All told, global living standards have improved dramatically. This fact is captured astonishingly well in books such as Progress, by Johan Norberg (2017), Factfulness by Hans Rosling (2018), The Rational Optimist: How Prosperity Evolves, by Matt Ridley (2010), Enlightenment Now: The Case for Reason, Science, Humanism, and Progress, by Steven Pinker (2018) and At Home: A Short History of Private Life, by Bill Bryson (2010), and last but not least in the many excellent data sets from Our World In Data, and perhaps the most important graph in the history of civilization, provided by the team at Gapminder.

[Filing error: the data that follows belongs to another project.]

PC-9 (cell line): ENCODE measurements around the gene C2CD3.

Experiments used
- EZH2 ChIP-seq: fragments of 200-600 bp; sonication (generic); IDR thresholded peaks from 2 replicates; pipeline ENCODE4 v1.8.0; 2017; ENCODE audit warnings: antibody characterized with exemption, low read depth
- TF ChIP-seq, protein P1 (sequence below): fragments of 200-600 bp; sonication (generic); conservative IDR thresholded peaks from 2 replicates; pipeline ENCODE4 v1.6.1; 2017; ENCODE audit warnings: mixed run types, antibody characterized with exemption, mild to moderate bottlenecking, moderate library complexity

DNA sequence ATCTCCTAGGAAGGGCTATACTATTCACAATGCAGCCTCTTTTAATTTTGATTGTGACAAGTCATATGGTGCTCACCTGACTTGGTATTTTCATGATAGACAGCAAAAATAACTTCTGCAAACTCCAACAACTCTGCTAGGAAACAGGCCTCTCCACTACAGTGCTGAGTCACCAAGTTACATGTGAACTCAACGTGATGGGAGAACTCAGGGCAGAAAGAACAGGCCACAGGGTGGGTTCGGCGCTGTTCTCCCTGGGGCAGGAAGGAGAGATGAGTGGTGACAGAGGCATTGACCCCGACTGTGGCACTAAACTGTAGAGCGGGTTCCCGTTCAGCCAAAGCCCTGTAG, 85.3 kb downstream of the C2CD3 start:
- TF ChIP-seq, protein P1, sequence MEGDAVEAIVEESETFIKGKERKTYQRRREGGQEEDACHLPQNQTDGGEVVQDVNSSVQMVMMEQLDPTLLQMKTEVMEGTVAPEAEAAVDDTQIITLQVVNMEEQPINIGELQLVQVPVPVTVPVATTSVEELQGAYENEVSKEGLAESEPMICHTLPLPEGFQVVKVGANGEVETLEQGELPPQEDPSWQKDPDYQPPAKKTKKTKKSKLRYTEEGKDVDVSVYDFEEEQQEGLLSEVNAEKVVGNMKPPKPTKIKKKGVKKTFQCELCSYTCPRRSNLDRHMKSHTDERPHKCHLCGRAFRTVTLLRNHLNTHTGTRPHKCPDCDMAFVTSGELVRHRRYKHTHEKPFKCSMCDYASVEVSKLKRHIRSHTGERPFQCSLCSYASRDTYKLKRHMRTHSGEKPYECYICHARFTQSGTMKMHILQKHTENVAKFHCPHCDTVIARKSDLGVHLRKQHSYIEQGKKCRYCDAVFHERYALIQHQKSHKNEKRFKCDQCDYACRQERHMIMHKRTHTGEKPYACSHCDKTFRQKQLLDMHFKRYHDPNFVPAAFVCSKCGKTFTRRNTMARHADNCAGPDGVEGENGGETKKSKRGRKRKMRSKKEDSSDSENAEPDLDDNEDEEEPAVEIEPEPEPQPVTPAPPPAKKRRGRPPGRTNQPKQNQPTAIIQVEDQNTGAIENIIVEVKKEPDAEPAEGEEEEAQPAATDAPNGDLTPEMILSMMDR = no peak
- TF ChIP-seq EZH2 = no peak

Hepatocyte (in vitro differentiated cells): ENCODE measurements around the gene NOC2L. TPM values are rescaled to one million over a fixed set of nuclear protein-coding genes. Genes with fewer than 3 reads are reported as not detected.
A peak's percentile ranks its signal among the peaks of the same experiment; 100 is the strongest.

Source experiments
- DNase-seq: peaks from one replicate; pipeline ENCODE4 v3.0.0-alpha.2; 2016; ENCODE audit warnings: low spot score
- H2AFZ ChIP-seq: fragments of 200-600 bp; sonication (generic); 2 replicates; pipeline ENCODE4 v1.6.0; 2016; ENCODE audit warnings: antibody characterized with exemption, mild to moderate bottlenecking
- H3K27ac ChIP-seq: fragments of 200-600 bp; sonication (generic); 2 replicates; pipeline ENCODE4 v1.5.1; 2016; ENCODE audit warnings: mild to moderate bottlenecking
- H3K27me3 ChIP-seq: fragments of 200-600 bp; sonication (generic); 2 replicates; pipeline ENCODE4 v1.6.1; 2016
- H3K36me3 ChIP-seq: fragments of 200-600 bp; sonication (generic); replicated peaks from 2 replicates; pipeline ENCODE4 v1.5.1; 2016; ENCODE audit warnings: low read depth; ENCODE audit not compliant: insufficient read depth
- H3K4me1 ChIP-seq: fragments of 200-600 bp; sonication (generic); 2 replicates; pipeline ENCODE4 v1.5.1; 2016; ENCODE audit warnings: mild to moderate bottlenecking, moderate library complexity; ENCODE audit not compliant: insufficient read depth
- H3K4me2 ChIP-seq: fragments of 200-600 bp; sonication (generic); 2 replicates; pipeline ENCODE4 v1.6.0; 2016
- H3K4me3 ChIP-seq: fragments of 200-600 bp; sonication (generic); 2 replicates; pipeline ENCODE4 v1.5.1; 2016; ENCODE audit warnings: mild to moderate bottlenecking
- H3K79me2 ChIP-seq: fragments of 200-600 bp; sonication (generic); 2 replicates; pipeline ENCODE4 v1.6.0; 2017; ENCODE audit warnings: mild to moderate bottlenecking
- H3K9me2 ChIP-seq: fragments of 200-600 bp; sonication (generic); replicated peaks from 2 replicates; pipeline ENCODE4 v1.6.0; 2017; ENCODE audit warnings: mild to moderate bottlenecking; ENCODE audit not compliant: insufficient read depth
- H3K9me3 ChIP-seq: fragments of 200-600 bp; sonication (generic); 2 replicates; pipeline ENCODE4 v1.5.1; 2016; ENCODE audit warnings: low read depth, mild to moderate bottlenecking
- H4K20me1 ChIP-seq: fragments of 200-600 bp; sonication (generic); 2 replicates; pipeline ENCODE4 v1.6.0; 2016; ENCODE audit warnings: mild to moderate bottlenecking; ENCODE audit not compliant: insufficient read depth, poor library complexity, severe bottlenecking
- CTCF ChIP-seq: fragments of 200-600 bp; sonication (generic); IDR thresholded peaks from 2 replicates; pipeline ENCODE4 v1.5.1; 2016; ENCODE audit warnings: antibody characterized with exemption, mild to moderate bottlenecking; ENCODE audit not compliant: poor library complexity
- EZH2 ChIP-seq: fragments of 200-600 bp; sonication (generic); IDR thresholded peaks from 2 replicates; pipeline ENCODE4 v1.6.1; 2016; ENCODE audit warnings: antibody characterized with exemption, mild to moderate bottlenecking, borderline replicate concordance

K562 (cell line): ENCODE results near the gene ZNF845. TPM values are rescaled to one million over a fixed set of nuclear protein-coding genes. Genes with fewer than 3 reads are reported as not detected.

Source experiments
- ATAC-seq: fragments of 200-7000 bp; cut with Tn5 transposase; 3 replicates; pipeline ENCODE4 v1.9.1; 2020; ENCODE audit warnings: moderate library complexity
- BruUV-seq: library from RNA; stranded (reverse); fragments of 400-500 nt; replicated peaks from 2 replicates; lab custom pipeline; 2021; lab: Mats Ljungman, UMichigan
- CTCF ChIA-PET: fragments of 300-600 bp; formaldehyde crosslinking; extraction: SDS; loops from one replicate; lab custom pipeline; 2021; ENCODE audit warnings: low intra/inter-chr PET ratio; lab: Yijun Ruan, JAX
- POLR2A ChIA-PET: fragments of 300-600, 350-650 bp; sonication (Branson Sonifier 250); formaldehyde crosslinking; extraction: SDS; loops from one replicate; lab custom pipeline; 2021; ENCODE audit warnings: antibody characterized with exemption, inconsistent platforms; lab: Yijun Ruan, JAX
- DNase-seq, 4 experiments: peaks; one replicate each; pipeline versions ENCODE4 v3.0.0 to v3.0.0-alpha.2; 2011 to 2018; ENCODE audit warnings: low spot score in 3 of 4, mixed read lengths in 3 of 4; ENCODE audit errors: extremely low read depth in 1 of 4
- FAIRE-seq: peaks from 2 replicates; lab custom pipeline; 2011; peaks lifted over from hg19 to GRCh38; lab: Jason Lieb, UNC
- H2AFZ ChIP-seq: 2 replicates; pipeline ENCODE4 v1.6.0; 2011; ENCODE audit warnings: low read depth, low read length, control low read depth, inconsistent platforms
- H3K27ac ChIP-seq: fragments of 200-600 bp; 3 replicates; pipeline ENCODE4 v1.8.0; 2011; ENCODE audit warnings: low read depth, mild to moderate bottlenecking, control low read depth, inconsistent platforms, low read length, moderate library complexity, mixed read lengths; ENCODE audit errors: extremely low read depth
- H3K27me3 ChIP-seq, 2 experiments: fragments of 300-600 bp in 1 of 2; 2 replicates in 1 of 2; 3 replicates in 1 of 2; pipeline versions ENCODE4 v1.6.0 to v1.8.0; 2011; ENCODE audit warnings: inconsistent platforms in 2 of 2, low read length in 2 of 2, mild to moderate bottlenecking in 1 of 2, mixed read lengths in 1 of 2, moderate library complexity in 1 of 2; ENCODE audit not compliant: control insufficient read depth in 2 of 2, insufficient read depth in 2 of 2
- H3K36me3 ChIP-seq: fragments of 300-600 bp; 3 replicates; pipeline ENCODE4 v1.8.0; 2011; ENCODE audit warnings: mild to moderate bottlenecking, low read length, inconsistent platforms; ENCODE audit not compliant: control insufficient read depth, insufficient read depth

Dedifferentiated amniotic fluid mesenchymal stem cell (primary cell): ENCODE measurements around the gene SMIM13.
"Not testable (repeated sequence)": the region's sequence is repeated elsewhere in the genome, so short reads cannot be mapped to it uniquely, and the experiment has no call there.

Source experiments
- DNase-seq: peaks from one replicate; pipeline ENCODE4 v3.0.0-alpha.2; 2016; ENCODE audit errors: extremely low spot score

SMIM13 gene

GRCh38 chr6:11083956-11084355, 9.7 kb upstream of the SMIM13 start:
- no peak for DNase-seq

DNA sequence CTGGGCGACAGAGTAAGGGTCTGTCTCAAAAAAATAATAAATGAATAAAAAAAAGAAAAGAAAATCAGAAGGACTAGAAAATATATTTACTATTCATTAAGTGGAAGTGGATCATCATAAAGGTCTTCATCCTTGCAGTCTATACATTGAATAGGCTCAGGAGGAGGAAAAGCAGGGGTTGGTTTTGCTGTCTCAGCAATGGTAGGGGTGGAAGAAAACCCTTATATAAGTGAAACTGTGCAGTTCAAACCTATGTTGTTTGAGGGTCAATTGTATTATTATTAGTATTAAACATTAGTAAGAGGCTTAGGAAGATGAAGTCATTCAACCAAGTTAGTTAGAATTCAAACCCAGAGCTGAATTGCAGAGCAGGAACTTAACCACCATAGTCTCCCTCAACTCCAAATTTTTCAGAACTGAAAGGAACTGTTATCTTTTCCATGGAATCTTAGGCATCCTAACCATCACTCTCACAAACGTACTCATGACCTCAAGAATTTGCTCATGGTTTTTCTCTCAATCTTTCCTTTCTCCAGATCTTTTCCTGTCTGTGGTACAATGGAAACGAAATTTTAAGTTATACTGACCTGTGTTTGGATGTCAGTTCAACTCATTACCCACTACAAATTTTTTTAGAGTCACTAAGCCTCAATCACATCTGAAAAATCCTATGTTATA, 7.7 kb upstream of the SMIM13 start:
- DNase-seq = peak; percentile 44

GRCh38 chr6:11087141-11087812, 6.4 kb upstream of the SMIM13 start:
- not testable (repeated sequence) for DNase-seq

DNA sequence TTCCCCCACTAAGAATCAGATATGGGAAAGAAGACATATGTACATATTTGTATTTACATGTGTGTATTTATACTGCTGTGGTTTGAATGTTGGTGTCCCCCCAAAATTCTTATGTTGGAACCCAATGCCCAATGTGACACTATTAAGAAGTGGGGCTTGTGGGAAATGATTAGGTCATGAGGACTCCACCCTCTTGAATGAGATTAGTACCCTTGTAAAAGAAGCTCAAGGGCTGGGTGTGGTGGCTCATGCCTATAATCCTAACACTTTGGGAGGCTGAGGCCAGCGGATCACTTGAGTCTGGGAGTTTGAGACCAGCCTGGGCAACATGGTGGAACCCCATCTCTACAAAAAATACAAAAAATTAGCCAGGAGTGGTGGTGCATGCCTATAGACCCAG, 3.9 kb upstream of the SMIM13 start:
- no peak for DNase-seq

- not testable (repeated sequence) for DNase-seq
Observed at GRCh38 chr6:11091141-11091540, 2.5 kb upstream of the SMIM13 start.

Human Progress for Beginners will take the enormous wealth of data found in these books as inspiration and build on the work of Gapminder and Our World In Data. The book will tell the story of human progress in an approachable way for 6-year-old to 12-years-old children and provide the supporting guidance, and references parents need to better understand the subject material. The project takes formatting in design and layout from “Good Night Stories for Rebel Girls – Elena Favilli, Francesca Cavallo,” with bright, bold full-page illustrations and rich and immersive full-page text, Human Progress for Beginners is designed to get adults reading the history of progress to younger children, and in doing so, they are brought along the for the journey.